Show of 10-21-2017

Tech Talk Radio
October 21, 2017

Best of Tech Talk Edition

  • Segments replayed from previous shows

Email and Forum Questions

  • Email from Jean: Dr Shurtz. You speak often about Philips Hue and Alexa and how they work together. I need simplification as I am intrigued by smart home technology. I need a back to the basics explanation about practical possibilities. I am an Amazon prime member but missed the half-price sale on Alexa as I would definitely have been interested if I had seen that. How did you receive that info? I love to discover the secrets of the technology that I have in my possession and not been aware of until you mention them. Feel like a kid an a candy store! Thanks. Jean
  • Tech Talk Responds: You three smart home ecosystems: Google Home, Apple Home Kit, and Amazon Alexa. Many smart devices now work this Alexa (lights, webcams, thermostats, smoke alarms, door locks, etc.) and the list keeps growing. If you get one of these devices you will need to enable the skill using the Alexa app. Then you will need to ask Alexa to scan for active devices. These devices can be groups for easy controls. Some of the prominent devices that support Alexa are Nest, Phillips Hue, WeMo. Here are a few options and their prices.
  • Lifx Color 1000 smart bulbs ($59.88). They don’t need a hub.
  • Philips Hue White LED bulbs starter kit ($69.99). This kit includes the hub.
  • Ecobee4 smart thermostate ($249.00)
  • August Smark Lock ($199.99)
  • SkyBell HD Wi-Fi Video Doorbell ($169.65). This includes free online video storage.
  • Nest Cam Indoor ($194.00)
  • Belkin WeMo Mini Wi-Fi Smart Plug ($34.99)
  • Lutron Caseta In-Wall Wireless Smart Swirtch ($159.90)
  • Nest Protect Smoke and CO2 detector ($119.00)
  • Lutron Serena Remote Controlled Shades ($349.00)
  • You simply need to enable the associated Alexa skill using the Alexa app on your phone. Then you need to tell Alexa to scan for smart home devices. You will just need to say, “Alexa, discover new devices.” You can group the devices for easy control. This may require some experimentation, but it is fun. The skill description will tell you what command to use to activate the device.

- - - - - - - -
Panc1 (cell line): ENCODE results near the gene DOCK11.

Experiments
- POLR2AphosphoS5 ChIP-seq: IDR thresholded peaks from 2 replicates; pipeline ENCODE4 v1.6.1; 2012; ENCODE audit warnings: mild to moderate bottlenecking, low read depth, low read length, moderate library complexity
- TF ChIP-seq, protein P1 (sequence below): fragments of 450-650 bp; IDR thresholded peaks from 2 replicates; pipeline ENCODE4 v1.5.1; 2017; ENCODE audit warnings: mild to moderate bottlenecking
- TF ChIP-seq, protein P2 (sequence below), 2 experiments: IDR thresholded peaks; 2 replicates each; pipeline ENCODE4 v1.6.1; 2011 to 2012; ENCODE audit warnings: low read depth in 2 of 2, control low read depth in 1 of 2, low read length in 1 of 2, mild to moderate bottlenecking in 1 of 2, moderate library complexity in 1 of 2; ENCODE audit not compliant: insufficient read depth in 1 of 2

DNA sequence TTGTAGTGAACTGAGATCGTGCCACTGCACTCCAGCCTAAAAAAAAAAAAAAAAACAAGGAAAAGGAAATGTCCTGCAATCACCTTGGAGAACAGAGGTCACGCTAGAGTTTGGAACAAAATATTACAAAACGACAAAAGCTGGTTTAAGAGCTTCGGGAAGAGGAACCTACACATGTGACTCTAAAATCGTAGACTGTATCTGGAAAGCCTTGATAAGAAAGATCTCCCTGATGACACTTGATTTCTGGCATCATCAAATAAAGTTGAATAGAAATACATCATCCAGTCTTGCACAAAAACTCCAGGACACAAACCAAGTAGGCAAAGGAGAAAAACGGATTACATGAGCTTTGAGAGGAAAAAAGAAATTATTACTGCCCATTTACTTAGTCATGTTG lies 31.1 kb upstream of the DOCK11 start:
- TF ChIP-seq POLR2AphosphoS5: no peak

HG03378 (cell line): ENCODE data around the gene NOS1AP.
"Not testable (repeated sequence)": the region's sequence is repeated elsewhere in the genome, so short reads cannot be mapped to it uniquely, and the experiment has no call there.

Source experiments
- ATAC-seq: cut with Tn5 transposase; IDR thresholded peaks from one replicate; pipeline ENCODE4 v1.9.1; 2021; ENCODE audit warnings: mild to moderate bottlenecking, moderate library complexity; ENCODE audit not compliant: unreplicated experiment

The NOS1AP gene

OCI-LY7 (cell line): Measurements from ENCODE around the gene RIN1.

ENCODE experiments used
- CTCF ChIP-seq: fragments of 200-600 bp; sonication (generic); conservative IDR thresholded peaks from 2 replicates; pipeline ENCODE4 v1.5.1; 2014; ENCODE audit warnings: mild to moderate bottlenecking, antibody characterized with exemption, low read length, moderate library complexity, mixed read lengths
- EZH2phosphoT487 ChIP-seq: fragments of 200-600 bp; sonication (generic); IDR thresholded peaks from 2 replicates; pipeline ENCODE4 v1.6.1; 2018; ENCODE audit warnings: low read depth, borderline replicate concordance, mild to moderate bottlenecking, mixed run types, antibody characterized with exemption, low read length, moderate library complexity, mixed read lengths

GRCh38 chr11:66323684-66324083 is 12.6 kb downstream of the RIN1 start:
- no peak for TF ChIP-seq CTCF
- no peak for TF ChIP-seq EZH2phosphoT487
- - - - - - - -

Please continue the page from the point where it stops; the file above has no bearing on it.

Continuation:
• Lilly in Fairfax: Dear Doc and Jim. I have a Widows Laptop and leave it plugged continuously. A friend suggested that this may damage the battery. What do you recommend? Enjoy the podcast. Lilly in Fairfax
  • Tech Talk Responds: The short answer is that unplugging it won’t make all that much difference. What will shorten battery life is temperature. If the battery gets hot, it will shorten the battery life. Thus the best thing to do, if you are able, is to remove the battery while you are at home and keep it somewhere cool.
  • If it is a Li-ion battery, then they do not like to be completely discharged, so make sure you charge them regularly. Lithium-ion batteries should notbe frequently discharged fully and recharged (“deep-cycled”), but this may be necessary after about every 30th recharge to recalibrate any electronic charge monitor (e.g. a battery meter). This allows the charge monitoring electronics to more accurate.
  • Email from Jim in Michigan: I live in an area with poor cell coverage. I have to be outside receive a call. How can I boost my cell phone reception when I am in the house. Enjoy the podcast. Jim in Michigan
  • Tech Talk Responds: You have three options: Wi-Fi calling, Microcell, and Cellular Signal Amplifier.
  • WiFi-Calling — If you have Internet access, your best bet is Wi-Fi calling. Wi-Fi calling allows your smartphone to make calls and send text messages over a Wi-Fi network. When your phone is on Wi-Fi and has a poor cellular signal, it will connect to the Wi-Fi network and your phone calls and text will be sent and arrive over the Wi-Fi network. When you leave the Wi-Fi network, your phones and calls will be sent over the cellular network as usual.
  • If you have an iPhone 5c or any newer iPhone, you can use Wi-Fi calling. It’s also built into many modern Android phones. This is the best solution if your phone and cellular carrier supports it. In the US, AT&T, Verizon, Sprint, T-Mobile, MetroPCS, and Vodafone support Wi-Fi calling.